The morning of September 16th Border Services Agent 009 leans back in his creaky chrome chair and says, ‘can you be more specific?’ And so our entry into the United States, the second in a month, began with the confiscation of two sweet potatoes. Aside from our vegetal transgression the response from Border Services Agents generally begins with ‘Road Trip?’ or ‘how old is this vehicle?’ or ‘what is this vehicle?’ and a lengthy conversation/interrogation of the attributes of our VW van ensues. Later the same day the van piqued the interest of a toll booth operator in Ohio and he kept chatting at us for a good ten minutes about the merits of our vintage VW. Moral of the story: If you want to move around easily between the two countries we recommend that you get yourself a vintage VW Westfalia. And the submoral of this story: it takes longer to do anything or get anywhere because people just want to talk to us about our van.
Since crossing the border into Detroit 12 days ago we have spent time in 9 extraordinary states (Michigan, Ohio, Pennsylvania, Maryland, West Virginia, Virginia, Tennessee, North Carolina, South Carolina), camped in 9 campgrounds – 3 National Parks, 6 state parks and 2 private campgrounds. We have made friends in 4 of these places and met several more extremely friendly people like the guy from Texas who sold a Harley Dealership and bought a double axel Adventurer bus in which he is travelling for a year with his wife and three daughters. He was a super friendly guy but couldn’t talk for too long as he had to get back into the bus to continue home schooling the girls. Every so often we could hear their central vac being activated as they were trying to dispense with an invasion of marmorated stink bugs (an invasive species imported from China). Aside from meeting great new friends like Jennifer and Earl from Indiana, Julie and Dean from Illinois, Bill and Sharon from Virginia and Bruce from Asheville, NC we have met some amazing park rangers. The award for most accommodating campground staff goes to the volunteers and rangers at Loft Mountain in Shenandoah National Park in the friendly and crazy beautiful state of Virginia. Our favourite hikes so far have been in Shenandoah National Park. We finally made it to Frank Lloyd Wright’s Fallingwater and a lesser known property, Kentuck Knob. We found ourselves in complete agreement with Wright’s dislike of attics, basements and garages. His feeling was that they encourage collecting and storing of unnecessary things that become dust collectors. Noted for the possibility of home ownership in our future. As we continue to travel and live in a very compact vehicle we find we need less and less. We have no real compunction to shop for things, just food. Speaking of food (and art) culture Asheville, NC gets the blue ribbon. We are still dreaming of 12 bones and the blueberry chipotle ribs.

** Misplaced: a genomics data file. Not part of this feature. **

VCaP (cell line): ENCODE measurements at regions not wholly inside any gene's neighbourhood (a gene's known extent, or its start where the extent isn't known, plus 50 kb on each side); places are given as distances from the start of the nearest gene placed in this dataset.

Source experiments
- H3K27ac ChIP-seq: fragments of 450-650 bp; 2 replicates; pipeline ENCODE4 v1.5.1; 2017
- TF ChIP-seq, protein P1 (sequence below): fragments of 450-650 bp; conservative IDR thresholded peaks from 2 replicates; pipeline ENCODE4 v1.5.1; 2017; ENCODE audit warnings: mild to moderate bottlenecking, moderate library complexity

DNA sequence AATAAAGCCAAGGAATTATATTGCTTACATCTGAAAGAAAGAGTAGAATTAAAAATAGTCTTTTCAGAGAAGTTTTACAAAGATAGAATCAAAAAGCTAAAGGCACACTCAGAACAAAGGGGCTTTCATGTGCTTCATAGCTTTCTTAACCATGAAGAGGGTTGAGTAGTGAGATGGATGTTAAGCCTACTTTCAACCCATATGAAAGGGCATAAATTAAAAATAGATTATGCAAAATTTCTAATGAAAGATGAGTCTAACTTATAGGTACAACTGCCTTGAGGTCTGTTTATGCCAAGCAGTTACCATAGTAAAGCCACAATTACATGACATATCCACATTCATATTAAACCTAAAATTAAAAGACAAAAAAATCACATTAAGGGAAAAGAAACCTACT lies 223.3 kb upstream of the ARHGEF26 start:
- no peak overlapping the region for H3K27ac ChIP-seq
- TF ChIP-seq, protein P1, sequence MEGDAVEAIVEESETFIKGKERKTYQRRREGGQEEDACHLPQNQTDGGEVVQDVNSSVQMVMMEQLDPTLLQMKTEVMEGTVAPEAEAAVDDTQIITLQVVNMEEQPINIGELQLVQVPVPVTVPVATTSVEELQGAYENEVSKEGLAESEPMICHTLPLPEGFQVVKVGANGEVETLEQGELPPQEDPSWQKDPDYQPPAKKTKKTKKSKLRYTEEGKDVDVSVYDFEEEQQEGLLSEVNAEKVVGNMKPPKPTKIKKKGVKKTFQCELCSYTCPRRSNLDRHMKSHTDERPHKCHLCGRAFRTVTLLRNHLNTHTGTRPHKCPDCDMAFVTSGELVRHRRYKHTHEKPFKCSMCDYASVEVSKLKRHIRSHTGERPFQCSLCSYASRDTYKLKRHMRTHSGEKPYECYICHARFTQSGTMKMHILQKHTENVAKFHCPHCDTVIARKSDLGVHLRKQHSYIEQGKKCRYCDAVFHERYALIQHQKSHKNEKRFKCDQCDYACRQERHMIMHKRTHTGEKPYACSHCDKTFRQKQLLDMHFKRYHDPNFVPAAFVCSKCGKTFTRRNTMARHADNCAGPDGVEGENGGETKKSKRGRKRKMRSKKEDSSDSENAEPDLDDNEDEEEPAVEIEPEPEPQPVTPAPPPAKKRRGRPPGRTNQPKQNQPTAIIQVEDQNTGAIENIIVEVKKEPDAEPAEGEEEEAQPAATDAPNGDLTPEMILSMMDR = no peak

This new temporary lifestyle we have devised continues to challenge and frustrate us. We get that we are fortunate to be able to do this, whatever this is. It is a choice and was planned but we are confounded every time we consider what the future holds. It is difficult sometimes to just enjoy the present without considering or worrying about the future. This is not unlike our past work life really. We never knew how much work we would have from month to month so planning was difficult and we lived this way for 24 years. It’s funny that at all these campgrounds people tell us that we are ‘living the dream.’ This wasn’t our dream it just manifested this way like everything we have ever done. We love seeing new things and places and learning as we go. We really enjoy travelling and sleeping in our van, it’s even become hard to sleep indoors now. We are comfortable in and around this moveable space. This manner of travelling means we spend a lot of time outside. We cook and eat outside. We listen to the sounds of nature. We see a lot more sky and stars than we generally do back ‘home.’ We have seen more sunrises and sunsets than ever before. The funny thing that is happening to the two of us city folks is that we are increasingly happier outside of cities. We aren’t sure where all of this is heading and we are mostly okay with that.